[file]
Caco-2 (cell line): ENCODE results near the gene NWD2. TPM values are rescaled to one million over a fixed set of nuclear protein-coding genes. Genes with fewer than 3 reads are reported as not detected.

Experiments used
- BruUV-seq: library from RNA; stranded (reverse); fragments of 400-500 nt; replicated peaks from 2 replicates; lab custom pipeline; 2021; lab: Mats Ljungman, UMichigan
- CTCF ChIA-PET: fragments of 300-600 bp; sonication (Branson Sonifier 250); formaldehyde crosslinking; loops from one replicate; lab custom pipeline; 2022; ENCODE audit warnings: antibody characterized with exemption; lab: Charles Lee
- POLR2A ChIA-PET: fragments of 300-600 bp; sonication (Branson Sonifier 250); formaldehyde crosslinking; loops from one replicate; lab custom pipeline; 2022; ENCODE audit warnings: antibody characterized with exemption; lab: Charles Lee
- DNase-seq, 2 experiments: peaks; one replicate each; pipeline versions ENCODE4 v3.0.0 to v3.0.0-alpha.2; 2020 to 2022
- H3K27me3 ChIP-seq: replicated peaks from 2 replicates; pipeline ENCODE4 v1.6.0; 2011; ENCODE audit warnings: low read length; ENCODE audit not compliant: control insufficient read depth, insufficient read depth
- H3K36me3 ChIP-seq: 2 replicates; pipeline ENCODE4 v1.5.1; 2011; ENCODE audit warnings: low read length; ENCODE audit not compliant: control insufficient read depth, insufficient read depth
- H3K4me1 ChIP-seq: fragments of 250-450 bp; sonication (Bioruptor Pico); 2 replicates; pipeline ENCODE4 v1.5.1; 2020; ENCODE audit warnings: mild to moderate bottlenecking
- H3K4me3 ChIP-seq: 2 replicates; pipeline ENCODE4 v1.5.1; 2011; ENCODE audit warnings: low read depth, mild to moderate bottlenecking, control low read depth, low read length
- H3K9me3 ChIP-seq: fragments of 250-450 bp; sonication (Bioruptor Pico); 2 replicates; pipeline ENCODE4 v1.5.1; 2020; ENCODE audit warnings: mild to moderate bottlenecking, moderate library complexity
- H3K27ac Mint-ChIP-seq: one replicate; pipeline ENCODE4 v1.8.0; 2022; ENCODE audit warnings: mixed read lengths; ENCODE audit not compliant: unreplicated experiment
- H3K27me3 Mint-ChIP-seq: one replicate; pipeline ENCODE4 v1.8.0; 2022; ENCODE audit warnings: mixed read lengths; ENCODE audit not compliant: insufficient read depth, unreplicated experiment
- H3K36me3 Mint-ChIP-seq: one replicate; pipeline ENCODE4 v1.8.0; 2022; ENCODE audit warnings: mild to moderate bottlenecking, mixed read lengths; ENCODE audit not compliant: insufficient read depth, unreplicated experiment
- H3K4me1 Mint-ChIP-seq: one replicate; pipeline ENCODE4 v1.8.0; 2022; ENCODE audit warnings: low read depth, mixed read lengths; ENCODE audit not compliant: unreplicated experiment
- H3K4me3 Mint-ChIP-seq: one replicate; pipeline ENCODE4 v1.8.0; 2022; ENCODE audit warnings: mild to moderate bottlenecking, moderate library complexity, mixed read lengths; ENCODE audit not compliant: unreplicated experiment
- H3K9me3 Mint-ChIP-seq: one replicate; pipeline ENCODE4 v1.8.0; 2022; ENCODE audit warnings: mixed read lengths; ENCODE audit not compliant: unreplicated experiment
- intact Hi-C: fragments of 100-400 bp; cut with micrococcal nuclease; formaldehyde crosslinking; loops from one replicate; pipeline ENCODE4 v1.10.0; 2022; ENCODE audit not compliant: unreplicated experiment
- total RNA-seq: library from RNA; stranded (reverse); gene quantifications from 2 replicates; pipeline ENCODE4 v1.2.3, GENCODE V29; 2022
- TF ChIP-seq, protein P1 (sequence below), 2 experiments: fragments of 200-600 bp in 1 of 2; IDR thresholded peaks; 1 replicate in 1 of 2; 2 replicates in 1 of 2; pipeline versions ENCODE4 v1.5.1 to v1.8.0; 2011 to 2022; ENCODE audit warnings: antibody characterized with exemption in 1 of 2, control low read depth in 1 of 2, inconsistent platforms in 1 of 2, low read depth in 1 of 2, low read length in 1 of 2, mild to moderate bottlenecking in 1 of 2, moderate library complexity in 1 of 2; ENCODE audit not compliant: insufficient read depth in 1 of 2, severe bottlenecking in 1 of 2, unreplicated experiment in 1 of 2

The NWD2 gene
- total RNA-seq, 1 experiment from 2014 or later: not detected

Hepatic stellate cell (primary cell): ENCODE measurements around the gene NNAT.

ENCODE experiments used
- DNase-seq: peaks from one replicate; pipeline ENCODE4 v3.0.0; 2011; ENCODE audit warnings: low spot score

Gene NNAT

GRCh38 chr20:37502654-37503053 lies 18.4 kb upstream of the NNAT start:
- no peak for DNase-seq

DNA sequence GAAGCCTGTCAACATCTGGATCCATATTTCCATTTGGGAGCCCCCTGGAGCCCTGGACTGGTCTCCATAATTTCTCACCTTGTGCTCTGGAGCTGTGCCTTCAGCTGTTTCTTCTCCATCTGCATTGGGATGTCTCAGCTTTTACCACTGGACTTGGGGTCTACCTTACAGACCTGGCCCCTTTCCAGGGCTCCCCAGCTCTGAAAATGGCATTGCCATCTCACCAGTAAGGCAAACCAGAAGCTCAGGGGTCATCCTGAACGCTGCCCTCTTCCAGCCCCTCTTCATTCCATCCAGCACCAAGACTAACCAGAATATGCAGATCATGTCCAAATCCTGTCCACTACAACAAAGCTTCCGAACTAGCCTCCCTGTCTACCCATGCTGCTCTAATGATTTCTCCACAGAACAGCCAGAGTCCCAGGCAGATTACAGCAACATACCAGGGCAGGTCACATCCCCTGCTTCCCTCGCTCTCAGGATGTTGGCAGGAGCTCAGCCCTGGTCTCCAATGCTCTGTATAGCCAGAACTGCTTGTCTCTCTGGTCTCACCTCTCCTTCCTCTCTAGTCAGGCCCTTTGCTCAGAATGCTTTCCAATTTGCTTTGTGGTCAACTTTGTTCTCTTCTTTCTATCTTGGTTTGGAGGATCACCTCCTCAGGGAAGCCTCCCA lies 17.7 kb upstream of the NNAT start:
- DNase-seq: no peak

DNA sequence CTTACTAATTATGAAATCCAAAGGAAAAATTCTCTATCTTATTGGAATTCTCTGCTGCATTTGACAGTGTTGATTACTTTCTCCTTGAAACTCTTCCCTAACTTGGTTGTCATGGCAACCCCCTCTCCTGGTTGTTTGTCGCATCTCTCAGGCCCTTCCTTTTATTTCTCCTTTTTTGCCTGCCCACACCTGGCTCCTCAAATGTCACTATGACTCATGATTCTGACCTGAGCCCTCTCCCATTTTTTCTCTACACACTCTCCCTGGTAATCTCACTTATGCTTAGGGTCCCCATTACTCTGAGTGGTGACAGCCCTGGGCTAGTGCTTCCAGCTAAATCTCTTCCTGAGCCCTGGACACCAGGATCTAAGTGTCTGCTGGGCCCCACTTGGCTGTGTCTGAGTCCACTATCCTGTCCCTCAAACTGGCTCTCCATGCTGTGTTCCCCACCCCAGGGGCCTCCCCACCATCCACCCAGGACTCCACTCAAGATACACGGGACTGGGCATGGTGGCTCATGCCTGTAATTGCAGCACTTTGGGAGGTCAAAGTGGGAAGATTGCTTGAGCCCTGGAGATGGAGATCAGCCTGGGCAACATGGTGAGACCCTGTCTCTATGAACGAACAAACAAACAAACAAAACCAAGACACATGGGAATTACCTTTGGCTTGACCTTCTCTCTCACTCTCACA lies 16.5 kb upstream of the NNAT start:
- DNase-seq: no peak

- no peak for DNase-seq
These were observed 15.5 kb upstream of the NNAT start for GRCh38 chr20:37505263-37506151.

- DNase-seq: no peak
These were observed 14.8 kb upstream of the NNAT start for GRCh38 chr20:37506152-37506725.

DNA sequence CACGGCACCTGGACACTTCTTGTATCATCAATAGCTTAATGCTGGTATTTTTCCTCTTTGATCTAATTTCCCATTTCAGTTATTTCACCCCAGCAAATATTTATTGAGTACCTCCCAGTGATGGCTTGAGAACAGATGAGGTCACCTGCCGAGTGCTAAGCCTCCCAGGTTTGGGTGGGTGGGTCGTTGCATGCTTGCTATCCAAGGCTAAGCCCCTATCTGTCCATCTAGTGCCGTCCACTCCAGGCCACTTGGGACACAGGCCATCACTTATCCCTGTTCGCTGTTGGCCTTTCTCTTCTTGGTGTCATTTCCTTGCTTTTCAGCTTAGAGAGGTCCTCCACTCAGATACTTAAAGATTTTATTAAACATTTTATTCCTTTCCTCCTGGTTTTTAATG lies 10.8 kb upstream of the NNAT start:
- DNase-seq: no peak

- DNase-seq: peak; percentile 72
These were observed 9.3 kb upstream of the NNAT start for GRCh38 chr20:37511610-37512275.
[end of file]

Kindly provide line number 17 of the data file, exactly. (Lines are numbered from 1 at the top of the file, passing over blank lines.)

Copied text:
- H3K9me3 Mint-ChIP-seq: one replicate; pipeline ENCODE4 v1.8.0; 2022; ENCODE audit warnings: mixed read lengths; ENCODE audit not compliant: unreplicated experiment